• Stipulated or conventional proceedings. Beyond codified special procedures, Mexico’s Commercial Code enables parties to stipulate tailored expedited actions through agreement. Here, parties can stipulate and customize proceedings with reduced filings, limited evidence restrictions, abbreviated terms or excluded appeals. Resembling arbitration in some ways, stipulated proceedings preserve judicial oversight while granting significant process flexibility over ordinary lawsuits. A wise creditor strategy involves selecting a normally available special or executory proceeding as a model while eliminating unnecessary steps that otherwise invite inefficiency. However, stipulations must still respect “essential” formalities constituting due process rights that cannot be waived or ignored. But within those guardrails, party-crafted protocols can significantly expedite most disputes compared to regular commercial litigation. Though requiring more deliberate crafting and wise customization, stipulated proceedings fosters major efficiency gains, as well as effectiveness.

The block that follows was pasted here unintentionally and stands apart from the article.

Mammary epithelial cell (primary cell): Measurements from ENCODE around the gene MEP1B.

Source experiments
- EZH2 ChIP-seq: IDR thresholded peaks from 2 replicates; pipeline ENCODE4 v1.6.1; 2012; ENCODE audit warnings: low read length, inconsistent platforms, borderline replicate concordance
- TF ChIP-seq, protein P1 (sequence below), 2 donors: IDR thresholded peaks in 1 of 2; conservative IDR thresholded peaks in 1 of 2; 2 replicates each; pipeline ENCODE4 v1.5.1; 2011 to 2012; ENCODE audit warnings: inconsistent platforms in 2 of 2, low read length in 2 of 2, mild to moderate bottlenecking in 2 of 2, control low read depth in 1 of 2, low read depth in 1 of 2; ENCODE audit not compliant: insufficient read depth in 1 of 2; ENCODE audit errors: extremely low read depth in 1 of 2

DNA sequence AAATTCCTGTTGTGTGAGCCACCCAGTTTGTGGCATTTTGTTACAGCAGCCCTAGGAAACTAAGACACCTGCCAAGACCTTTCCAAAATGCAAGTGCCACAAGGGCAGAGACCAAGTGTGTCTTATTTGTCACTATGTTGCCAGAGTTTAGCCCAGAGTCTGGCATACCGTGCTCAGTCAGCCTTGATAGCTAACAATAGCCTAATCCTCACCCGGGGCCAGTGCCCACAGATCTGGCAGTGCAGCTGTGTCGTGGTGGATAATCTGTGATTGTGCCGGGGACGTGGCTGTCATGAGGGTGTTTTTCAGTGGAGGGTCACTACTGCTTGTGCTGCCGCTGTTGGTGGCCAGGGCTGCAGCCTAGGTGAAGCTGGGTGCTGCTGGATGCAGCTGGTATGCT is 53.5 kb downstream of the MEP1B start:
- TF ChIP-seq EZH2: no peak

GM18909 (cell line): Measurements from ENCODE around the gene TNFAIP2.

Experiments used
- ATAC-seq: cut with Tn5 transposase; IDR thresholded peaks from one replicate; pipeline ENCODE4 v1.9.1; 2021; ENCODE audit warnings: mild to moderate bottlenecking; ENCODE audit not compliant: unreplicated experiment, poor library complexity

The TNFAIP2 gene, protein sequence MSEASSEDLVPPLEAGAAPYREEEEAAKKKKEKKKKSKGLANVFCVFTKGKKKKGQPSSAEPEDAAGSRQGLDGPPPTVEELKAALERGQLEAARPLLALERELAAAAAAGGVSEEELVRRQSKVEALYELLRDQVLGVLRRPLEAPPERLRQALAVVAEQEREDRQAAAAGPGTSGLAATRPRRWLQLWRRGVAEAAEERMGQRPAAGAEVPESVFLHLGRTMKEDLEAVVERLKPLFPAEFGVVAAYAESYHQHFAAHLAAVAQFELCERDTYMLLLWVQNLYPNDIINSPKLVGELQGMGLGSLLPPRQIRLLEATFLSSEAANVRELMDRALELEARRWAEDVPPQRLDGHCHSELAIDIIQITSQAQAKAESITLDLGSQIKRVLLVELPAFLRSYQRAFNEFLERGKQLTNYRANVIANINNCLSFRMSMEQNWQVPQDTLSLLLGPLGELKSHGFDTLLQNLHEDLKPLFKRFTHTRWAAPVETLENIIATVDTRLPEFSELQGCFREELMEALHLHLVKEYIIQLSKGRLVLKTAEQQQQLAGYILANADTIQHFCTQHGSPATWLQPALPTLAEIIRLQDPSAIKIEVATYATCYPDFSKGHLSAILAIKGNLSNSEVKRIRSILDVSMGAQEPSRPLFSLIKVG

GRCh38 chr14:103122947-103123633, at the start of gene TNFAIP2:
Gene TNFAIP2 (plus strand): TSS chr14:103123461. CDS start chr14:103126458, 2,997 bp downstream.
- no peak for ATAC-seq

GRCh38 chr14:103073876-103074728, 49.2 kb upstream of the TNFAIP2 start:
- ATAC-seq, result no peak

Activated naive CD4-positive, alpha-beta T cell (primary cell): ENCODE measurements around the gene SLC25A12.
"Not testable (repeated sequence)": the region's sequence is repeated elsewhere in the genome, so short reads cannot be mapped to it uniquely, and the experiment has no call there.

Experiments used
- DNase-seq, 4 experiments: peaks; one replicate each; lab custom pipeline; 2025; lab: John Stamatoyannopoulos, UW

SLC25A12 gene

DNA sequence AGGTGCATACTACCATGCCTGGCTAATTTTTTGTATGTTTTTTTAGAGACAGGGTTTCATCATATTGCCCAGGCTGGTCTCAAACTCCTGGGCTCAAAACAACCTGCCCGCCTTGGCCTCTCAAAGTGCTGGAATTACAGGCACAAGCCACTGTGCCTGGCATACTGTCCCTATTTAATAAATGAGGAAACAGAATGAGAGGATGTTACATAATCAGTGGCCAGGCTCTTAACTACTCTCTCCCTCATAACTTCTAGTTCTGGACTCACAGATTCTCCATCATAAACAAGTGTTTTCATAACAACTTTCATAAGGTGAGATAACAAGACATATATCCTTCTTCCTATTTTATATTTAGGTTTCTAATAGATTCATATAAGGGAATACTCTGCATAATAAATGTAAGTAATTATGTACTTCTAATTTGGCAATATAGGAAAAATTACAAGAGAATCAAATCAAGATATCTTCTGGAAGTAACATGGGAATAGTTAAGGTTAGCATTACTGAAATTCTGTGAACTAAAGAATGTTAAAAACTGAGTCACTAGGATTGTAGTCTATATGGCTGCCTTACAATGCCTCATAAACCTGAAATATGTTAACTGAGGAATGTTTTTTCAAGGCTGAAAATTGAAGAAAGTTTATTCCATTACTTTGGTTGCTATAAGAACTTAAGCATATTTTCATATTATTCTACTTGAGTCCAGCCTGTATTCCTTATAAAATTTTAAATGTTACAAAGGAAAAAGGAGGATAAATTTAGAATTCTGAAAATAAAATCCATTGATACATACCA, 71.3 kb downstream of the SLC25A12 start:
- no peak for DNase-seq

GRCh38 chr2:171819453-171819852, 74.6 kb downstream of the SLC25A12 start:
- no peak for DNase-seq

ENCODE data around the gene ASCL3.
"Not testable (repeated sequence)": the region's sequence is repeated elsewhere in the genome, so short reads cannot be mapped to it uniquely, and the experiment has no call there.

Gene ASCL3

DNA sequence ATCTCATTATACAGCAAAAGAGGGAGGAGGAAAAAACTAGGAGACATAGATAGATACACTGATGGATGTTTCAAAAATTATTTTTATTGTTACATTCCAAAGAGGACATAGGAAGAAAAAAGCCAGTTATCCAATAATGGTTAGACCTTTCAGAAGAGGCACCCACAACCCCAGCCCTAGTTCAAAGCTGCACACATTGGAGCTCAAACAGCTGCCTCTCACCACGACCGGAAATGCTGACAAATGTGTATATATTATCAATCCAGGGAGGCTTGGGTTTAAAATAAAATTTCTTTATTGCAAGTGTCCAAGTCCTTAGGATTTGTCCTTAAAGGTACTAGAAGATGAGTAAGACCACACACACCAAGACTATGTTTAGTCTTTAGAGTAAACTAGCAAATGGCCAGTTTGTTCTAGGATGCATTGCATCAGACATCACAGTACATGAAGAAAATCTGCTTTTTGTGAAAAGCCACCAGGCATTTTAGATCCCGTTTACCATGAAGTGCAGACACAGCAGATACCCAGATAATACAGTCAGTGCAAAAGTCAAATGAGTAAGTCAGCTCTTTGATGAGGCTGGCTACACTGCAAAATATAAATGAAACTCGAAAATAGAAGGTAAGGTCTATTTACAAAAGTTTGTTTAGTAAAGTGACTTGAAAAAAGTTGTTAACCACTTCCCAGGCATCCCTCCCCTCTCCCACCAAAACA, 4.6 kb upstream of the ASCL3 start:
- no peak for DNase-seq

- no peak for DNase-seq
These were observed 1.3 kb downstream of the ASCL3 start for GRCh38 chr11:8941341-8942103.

• Civil summary proceeding. While not commercial litigation, the specialized civil summary proceeding expedites mortgage enforcement for creditors securing debt obligations using collateral real estate. However, mortgage enforcement falls under state law and, thus, creditors will exclusively use state courts, whose efficiency varies significantly across Mexico’s justice system – meaning venue selection strategy is pivotal. Without properly perfected mortgages matters revert to ordinary multi-year civil litigation. Contested civil summary foreclosures typically resolve within 1-3 years instead of 2-4 for ordinary civil litigation in Mexico’s overburdened civil court systems across states. So, if foundational mortgage contracts prove deficient, the accelerated process and supposed advantages dissipate. But when rigorously constituted and customized, registration-perfected mortgages authorize accessing civil summary avenues that streamline foreclosing on secured real estate assets, becoming truly effective when paired with a reliable court.

For detailed information on all available legal remedies and proceedings in Mexico applicable to debt collection claims, please read our article “A Lawyer’s Guide to Strategic Legal Debt Recovery in Mexico.”